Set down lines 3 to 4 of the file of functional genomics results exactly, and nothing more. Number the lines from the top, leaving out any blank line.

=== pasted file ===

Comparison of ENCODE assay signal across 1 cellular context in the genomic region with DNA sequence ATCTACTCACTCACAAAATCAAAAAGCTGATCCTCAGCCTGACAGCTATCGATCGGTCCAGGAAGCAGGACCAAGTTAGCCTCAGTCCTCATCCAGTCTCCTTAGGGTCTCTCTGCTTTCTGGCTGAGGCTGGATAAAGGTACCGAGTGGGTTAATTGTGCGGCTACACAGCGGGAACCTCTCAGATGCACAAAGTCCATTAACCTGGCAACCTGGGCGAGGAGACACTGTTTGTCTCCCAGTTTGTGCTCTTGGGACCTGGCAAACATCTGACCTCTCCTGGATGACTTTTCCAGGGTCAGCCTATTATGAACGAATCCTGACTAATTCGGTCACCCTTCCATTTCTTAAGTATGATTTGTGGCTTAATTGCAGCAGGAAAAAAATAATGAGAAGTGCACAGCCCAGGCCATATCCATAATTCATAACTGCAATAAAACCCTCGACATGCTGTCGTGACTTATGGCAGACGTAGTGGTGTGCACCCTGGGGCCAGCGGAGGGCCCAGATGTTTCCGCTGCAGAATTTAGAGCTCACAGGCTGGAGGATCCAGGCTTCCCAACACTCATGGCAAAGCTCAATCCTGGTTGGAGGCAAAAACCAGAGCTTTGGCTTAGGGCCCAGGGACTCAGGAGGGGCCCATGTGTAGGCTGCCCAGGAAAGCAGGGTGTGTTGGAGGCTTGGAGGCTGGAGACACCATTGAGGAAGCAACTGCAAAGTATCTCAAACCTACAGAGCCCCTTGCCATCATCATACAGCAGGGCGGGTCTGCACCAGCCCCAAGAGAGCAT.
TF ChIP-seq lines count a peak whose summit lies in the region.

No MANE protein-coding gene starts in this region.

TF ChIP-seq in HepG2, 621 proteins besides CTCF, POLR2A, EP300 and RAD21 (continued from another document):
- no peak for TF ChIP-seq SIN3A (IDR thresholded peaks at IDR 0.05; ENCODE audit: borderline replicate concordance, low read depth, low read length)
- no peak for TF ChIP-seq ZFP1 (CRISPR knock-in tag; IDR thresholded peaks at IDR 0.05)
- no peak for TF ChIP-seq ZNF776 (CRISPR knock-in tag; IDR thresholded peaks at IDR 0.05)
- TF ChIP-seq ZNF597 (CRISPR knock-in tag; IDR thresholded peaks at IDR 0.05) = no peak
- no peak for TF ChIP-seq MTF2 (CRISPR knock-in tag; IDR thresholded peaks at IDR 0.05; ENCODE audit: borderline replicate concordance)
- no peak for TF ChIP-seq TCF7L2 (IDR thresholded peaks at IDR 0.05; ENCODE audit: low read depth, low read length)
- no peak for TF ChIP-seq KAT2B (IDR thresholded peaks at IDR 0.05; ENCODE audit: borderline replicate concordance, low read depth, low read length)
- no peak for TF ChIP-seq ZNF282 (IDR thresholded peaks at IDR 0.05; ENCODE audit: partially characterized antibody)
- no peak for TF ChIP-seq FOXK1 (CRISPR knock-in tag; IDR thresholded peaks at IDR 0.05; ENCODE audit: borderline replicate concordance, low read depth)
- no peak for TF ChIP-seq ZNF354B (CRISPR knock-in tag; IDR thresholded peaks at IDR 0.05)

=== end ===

No MANE protein-coding gene starts in this region.

TF ChIP-seq in HepG2, 621 proteins besides CTCF, POLR2A, EP300 and RAD21 (continued from another document):